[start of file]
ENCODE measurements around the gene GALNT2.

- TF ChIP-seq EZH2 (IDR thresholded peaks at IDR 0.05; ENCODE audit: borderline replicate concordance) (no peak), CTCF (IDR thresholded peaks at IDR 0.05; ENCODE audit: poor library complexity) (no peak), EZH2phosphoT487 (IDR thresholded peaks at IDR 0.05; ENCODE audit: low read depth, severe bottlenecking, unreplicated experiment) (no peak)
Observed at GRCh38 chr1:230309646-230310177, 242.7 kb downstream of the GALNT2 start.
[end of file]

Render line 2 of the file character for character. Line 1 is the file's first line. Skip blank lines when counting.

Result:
- TF ChIP-seq EZH2 (IDR thresholded peaks at IDR 0.05; ENCODE audit: borderline replicate concordance) (no peak), CTCF (IDR thresholded peaks at IDR 0.05; ENCODE audit: poor library complexity) (no peak), EZH2phosphoT487 (IDR thresholded peaks at IDR 0.05; ENCODE audit: low read depth, severe bottlenecking, unreplicated experiment) (no peak)